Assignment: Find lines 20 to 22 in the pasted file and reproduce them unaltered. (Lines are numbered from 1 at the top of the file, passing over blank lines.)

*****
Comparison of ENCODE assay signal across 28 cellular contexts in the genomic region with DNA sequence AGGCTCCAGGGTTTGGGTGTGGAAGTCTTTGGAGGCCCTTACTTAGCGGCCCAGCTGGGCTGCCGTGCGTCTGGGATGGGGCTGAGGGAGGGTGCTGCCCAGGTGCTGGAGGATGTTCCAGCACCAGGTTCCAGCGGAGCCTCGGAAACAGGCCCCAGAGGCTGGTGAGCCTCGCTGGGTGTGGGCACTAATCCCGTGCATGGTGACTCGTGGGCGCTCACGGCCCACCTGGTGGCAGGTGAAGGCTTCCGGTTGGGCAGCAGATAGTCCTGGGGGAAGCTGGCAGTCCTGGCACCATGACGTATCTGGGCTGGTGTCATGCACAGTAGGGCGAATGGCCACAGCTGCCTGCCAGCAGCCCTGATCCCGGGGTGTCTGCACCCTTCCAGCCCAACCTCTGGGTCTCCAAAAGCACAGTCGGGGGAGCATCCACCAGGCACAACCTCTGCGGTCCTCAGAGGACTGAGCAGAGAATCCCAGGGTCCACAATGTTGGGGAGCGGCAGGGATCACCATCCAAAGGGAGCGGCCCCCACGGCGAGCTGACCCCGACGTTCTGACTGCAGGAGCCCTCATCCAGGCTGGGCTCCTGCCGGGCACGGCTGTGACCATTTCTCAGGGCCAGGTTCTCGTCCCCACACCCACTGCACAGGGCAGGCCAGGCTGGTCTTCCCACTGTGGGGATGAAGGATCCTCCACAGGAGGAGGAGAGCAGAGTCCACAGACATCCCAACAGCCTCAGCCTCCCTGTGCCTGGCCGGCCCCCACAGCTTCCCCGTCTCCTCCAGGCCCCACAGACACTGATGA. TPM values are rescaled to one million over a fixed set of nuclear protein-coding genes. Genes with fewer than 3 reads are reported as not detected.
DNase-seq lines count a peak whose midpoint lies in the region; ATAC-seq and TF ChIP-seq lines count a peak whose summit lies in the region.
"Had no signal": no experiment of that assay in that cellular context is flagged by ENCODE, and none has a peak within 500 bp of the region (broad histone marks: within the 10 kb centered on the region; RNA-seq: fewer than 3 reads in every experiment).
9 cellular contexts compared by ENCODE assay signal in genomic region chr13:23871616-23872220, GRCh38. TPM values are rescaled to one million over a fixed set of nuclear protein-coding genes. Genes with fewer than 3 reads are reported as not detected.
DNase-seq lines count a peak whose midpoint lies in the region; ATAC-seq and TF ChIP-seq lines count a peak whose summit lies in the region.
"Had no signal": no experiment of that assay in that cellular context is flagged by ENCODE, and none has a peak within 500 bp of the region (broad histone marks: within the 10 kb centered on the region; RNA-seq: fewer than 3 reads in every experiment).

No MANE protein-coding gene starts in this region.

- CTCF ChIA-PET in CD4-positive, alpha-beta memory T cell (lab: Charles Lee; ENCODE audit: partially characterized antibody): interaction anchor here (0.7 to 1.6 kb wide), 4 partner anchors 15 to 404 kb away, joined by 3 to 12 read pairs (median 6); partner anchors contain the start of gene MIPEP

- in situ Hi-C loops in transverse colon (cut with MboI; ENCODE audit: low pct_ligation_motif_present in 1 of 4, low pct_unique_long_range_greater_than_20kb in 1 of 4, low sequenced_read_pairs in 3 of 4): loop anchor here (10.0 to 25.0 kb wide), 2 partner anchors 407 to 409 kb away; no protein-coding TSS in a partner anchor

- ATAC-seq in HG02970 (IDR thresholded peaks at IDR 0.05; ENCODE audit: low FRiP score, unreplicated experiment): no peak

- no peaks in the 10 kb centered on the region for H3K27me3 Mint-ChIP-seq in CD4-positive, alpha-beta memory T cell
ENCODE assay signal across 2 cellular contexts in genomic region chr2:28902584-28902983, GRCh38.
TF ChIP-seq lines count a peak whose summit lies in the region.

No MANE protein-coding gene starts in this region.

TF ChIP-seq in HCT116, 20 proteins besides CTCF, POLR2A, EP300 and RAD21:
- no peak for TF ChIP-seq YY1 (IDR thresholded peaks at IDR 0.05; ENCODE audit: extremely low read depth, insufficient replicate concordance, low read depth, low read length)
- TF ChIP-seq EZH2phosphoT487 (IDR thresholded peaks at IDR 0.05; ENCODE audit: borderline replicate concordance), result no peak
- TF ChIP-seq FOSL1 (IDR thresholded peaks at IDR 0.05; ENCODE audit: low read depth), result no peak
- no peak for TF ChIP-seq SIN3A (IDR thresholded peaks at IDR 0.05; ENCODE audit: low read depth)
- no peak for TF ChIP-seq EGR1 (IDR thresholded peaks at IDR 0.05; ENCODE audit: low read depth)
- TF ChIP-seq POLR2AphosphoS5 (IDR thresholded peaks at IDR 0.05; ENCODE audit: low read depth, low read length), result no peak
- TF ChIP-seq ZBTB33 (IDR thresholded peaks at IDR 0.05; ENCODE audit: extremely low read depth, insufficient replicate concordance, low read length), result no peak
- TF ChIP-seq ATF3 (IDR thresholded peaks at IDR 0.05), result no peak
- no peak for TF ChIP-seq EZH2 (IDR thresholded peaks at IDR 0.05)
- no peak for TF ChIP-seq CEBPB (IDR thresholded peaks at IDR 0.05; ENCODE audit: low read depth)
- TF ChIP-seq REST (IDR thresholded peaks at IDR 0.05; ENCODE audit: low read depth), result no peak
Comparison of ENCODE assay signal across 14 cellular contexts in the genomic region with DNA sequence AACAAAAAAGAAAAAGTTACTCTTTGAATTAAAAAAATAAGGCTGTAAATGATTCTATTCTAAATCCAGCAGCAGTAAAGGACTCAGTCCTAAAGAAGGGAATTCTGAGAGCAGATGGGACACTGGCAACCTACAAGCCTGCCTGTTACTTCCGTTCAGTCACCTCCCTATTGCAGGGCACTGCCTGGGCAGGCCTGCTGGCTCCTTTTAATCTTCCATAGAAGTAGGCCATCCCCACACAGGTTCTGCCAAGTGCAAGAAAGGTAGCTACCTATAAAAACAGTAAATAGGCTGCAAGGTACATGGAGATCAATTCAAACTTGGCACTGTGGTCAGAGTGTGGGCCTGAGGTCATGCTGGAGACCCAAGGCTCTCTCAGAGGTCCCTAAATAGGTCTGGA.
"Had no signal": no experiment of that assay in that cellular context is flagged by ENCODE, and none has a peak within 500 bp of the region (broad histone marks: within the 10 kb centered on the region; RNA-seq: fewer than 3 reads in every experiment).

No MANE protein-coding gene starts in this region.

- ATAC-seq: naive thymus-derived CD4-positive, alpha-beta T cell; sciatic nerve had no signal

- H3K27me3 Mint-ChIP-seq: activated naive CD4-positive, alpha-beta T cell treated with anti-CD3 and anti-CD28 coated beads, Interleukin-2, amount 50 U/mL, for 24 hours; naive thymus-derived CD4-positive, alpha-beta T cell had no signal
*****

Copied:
- no peak for TF ChIP-seq EGR1 (IDR thresholded peaks at IDR 0.05; ENCODE audit: low read depth)
- TF ChIP-seq POLR2AphosphoS5 (IDR thresholded peaks at IDR 0.05; ENCODE audit: low read depth, low read length), result no peak
- TF ChIP-seq ZBTB33 (IDR thresholded peaks at IDR 0.05; ENCODE audit: extremely low read depth, insufficient replicate concordance, low read length), result no peak